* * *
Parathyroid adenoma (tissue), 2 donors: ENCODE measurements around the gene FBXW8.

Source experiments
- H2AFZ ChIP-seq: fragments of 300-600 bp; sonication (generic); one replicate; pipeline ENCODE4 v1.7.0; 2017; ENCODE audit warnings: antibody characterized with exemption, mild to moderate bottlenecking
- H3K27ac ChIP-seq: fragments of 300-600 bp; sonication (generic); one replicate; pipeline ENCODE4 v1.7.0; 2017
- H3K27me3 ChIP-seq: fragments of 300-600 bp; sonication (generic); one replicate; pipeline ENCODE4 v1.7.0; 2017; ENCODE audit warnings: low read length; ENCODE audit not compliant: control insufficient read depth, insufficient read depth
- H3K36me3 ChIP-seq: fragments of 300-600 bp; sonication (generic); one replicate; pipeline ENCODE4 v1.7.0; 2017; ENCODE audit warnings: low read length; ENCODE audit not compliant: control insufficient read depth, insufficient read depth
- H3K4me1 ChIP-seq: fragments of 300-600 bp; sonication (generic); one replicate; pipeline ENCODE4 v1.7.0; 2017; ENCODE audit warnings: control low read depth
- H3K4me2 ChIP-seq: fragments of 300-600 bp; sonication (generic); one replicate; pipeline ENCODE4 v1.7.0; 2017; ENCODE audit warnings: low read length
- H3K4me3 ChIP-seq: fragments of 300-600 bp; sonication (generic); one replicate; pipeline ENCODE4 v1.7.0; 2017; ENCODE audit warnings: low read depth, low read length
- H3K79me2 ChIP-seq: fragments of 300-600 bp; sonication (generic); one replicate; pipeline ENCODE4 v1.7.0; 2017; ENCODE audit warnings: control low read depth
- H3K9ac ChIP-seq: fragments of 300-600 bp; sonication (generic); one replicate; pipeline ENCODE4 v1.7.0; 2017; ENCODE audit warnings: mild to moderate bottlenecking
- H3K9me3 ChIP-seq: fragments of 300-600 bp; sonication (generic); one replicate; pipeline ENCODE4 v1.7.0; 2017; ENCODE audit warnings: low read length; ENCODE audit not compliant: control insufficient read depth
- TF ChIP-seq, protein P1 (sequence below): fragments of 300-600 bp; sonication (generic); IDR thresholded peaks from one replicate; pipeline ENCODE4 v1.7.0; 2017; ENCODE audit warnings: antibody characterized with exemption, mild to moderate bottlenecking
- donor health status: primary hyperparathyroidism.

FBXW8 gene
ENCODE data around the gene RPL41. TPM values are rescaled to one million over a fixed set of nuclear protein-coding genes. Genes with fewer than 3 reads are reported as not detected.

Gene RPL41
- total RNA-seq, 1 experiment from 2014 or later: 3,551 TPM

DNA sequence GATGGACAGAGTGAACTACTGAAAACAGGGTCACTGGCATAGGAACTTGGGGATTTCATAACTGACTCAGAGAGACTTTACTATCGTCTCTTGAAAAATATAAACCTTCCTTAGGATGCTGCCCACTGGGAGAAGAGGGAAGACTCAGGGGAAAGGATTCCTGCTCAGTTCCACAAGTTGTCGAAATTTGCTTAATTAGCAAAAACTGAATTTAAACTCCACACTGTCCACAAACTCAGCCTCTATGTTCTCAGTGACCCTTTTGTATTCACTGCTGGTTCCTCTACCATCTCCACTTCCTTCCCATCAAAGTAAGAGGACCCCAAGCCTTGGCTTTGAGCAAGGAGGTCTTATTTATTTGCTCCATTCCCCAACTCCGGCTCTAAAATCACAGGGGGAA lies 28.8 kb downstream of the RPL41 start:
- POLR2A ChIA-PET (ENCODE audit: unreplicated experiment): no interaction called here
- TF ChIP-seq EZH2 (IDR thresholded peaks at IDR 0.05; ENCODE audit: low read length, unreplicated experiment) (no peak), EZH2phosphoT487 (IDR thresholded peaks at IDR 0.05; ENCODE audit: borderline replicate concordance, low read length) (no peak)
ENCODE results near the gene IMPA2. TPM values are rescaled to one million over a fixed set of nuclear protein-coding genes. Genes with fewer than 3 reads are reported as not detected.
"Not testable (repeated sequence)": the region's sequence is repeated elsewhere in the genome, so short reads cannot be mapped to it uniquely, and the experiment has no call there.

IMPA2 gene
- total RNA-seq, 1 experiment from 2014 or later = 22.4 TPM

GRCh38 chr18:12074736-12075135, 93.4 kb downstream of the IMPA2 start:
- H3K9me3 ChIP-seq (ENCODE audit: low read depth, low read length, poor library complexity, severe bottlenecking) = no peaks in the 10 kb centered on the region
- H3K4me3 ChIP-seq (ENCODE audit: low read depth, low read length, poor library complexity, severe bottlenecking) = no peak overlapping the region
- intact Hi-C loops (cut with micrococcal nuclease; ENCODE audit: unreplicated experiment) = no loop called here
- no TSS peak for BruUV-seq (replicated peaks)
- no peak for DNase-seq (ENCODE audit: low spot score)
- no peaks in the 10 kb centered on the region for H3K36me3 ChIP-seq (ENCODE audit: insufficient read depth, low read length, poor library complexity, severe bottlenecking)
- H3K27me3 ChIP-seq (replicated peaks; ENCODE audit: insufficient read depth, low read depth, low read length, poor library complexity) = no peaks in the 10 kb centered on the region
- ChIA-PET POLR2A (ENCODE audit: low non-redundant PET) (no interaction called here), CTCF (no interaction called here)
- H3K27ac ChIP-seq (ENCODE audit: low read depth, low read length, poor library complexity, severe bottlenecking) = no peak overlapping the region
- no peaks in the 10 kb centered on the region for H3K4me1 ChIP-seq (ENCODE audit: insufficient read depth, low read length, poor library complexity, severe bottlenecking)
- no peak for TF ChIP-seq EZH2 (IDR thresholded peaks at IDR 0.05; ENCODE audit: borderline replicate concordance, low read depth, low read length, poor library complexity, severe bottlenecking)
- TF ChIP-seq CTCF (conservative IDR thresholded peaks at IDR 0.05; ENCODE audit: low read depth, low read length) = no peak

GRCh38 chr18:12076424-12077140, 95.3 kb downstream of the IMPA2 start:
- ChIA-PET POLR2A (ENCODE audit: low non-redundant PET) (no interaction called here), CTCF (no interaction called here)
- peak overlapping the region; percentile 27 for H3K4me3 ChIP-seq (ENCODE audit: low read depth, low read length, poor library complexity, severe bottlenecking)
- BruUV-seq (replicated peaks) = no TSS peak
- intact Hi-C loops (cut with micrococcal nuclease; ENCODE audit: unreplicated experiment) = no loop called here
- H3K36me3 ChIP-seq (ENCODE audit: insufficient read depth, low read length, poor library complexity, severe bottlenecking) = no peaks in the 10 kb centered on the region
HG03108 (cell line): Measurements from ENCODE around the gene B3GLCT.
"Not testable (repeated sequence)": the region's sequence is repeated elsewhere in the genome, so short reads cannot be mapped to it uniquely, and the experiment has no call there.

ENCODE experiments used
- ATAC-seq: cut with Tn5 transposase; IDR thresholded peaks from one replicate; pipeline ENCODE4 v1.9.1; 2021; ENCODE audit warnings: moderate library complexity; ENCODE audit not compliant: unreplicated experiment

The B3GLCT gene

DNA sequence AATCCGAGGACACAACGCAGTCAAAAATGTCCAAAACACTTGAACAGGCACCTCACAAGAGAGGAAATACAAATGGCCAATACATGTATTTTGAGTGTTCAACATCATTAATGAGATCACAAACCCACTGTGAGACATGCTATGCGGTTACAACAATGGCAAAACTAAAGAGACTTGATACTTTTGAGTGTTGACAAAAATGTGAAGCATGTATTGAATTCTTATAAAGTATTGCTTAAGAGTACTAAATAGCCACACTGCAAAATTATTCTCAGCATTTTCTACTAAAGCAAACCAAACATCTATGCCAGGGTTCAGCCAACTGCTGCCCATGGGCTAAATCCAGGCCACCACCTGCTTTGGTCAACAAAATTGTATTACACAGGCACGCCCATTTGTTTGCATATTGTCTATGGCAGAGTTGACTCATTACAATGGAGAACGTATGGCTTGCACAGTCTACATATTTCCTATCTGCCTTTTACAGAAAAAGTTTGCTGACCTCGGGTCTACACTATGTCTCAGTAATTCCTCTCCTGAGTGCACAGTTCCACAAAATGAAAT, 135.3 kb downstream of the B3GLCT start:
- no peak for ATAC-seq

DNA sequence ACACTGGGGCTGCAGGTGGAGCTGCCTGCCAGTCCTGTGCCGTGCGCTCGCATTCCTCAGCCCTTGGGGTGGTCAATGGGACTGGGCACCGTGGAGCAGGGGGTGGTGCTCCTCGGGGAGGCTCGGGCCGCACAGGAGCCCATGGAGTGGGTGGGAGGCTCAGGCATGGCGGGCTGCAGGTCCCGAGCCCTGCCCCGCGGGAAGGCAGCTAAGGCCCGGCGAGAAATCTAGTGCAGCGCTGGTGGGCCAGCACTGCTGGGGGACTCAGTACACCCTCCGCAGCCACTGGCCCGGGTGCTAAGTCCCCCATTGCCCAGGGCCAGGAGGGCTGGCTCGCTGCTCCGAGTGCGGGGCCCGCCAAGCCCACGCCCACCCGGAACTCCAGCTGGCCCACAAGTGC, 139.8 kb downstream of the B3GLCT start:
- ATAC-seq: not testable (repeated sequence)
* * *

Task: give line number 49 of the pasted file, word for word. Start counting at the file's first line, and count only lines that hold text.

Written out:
The B3GLCT gene